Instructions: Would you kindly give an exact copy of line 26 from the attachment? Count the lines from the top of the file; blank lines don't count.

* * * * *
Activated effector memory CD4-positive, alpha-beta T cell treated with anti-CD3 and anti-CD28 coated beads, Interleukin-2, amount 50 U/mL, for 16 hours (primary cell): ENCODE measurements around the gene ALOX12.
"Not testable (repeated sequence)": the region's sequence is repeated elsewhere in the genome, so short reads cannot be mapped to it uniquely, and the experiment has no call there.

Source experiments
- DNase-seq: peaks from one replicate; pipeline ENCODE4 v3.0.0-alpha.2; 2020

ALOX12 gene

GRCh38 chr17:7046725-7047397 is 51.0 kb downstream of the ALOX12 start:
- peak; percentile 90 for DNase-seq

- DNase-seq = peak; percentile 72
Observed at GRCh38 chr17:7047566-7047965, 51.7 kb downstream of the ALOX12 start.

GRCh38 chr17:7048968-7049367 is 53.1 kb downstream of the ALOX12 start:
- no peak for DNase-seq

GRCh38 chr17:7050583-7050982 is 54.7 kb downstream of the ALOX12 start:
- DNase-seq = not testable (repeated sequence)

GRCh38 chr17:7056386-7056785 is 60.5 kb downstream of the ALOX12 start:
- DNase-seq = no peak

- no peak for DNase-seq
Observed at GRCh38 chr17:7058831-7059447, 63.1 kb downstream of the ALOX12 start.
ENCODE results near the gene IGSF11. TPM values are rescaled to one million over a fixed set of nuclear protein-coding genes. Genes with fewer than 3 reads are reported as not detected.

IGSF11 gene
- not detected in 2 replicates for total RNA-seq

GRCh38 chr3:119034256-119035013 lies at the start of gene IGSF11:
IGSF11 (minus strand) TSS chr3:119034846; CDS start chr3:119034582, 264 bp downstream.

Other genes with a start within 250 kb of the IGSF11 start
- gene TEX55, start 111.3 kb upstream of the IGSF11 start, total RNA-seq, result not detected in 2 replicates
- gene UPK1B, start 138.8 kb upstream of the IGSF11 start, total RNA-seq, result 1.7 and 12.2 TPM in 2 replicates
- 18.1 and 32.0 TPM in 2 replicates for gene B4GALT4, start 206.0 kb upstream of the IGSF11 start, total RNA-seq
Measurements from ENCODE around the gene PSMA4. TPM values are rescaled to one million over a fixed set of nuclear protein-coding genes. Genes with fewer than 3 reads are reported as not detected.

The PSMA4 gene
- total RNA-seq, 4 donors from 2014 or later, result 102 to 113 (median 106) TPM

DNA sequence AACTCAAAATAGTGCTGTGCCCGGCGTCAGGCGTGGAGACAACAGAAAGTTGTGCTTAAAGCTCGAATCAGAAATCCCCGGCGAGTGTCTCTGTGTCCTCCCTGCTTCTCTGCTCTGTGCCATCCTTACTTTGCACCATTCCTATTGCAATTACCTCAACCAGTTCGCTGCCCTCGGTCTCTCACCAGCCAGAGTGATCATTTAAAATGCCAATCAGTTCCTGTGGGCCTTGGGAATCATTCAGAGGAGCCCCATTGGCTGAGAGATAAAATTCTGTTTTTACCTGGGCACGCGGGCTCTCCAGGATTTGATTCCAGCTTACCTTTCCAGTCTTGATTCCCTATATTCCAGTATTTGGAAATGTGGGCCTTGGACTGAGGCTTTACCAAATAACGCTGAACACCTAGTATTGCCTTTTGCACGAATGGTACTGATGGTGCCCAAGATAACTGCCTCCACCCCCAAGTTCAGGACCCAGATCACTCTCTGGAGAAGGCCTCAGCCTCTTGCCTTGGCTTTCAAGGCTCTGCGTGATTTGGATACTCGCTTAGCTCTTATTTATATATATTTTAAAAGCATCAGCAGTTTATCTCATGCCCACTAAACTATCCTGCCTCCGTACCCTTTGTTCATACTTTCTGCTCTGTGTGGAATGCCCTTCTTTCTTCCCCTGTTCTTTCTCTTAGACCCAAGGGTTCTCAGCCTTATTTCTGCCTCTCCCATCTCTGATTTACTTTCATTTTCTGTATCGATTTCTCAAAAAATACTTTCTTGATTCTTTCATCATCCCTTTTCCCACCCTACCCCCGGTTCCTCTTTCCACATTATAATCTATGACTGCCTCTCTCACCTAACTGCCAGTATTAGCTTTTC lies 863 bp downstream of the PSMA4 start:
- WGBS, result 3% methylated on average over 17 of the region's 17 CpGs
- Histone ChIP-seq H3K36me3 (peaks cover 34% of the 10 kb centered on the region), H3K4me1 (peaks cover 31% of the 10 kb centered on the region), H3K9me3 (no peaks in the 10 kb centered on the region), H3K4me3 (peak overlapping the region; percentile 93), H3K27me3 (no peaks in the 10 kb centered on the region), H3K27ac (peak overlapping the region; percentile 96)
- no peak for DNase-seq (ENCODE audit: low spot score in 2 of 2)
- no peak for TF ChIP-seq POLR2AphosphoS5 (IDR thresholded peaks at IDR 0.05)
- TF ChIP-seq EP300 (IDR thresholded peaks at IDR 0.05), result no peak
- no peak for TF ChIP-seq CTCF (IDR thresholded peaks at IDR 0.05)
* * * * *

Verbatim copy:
- 18.1 and 32.0 TPM in 2 replicates for gene B4GALT4, start 206.0 kb upstream of the IGSF11 start, total RNA-seq